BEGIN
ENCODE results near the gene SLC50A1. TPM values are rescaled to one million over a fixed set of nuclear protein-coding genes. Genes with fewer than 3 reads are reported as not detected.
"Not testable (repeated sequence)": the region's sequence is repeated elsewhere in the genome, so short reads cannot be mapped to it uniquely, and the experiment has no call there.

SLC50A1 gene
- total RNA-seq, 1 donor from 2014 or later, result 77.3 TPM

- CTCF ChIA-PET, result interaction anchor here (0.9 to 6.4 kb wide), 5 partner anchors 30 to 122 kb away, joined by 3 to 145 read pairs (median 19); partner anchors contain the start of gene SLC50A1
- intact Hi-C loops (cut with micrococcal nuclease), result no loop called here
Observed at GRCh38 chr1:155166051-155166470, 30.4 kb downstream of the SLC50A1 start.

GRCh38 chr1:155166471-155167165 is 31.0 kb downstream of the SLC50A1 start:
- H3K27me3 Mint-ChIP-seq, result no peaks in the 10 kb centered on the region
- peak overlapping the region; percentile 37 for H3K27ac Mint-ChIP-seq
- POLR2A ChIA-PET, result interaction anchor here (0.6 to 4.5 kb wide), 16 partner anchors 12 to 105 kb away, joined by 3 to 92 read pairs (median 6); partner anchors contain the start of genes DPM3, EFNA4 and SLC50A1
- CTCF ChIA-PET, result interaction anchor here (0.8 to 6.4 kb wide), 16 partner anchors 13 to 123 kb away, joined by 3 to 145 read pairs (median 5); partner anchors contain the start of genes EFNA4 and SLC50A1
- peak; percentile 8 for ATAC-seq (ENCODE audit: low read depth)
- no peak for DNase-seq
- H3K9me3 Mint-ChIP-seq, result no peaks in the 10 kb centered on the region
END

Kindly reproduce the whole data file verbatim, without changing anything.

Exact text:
ENCODE results near the gene SLC50A1. TPM values are rescaled to one million over a fixed set of nuclear protein-coding genes. Genes with fewer than 3 reads are reported as not detected.
"Not testable (repeated sequence)": the region's sequence is repeated elsewhere in the genome, so short reads cannot be mapped to it uniquely, and the experiment has no call there.

SLC50A1 gene
- total RNA-seq, 1 donor from 2014 or later, result 77.3 TPM

- CTCF ChIA-PET, result interaction anchor here (0.9 to 6.4 kb wide), 5 partner anchors 30 to 122 kb away, joined by 3 to 145 read pairs (median 19); partner anchors contain the start of gene SLC50A1
- intact Hi-C loops (cut with micrococcal nuclease), result no loop called here
Observed at GRCh38 chr1:155166051-155166470, 30.4 kb downstream of the SLC50A1 start.

GRCh38 chr1:155166471-155167165 is 31.0 kb downstream of the SLC50A1 start:
- H3K27me3 Mint-ChIP-seq, result no peaks in the 10 kb centered on the region
- peak overlapping the region; percentile 37 for H3K27ac Mint-ChIP-seq
- POLR2A ChIA-PET, result interaction anchor here (0.6 to 4.5 kb wide), 16 partner anchors 12 to 105 kb away, joined by 3 to 92 read pairs (median 6); partner anchors contain the start of genes DPM3, EFNA4 and SLC50A1
- CTCF ChIA-PET, result interaction anchor here (0.8 to 6.4 kb wide), 16 partner anchors 13 to 123 kb away, joined by 3 to 145 read pairs (median 5); partner anchors contain the start of genes EFNA4 and SLC50A1
- peak; percentile 8 for ATAC-seq (ENCODE audit: low read depth)
- no peak for DNase-seq
- H3K9me3 Mint-ChIP-seq, result no peaks in the 10 kb centered on the region